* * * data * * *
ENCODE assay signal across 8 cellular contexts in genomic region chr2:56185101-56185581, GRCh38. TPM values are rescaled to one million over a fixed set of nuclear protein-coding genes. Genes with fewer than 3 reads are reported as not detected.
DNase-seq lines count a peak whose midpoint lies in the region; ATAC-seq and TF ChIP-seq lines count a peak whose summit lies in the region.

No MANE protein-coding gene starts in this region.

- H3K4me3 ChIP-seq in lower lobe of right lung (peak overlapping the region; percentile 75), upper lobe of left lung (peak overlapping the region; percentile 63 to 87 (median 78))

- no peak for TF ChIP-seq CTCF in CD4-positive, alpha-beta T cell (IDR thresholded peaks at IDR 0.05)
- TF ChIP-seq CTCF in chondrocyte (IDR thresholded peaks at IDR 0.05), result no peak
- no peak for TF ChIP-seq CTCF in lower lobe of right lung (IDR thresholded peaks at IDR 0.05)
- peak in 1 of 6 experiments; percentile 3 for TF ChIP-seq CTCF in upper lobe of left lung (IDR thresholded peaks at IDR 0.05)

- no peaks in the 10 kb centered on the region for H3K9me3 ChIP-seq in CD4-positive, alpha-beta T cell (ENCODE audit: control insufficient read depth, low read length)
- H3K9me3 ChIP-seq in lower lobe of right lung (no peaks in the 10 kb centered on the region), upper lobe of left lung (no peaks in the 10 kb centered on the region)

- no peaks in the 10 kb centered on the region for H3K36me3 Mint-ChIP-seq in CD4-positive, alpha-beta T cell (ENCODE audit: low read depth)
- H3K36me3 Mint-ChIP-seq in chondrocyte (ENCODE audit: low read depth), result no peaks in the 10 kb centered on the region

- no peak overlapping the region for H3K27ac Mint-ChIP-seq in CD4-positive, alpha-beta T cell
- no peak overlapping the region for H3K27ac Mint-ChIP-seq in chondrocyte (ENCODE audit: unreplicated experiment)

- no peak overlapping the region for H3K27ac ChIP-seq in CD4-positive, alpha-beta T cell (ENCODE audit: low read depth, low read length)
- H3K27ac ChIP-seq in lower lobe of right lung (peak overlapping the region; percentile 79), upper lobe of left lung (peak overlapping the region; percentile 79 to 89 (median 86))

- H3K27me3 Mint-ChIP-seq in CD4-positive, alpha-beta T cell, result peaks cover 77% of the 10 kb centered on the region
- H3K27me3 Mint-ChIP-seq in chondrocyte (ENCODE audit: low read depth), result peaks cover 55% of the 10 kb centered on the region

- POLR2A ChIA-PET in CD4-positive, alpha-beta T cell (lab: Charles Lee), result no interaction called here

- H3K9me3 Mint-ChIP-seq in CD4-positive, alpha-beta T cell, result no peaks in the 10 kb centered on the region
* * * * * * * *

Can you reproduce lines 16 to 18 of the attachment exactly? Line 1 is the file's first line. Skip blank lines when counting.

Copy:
- H3K27ac ChIP-seq in lower lobe of right lung (peak overlapping the region; percentile 79), upper lobe of left lung (peak overlapping the region; percentile 79 to 89 (median 86))

- H3K27me3 Mint-ChIP-seq in CD4-positive, alpha-beta T cell, result peaks cover 77% of the 10 kb centered on the region
- H3K27me3 Mint-ChIP-seq in chondrocyte (ENCODE audit: low read depth), result peaks cover 55% of the 10 kb centered on the region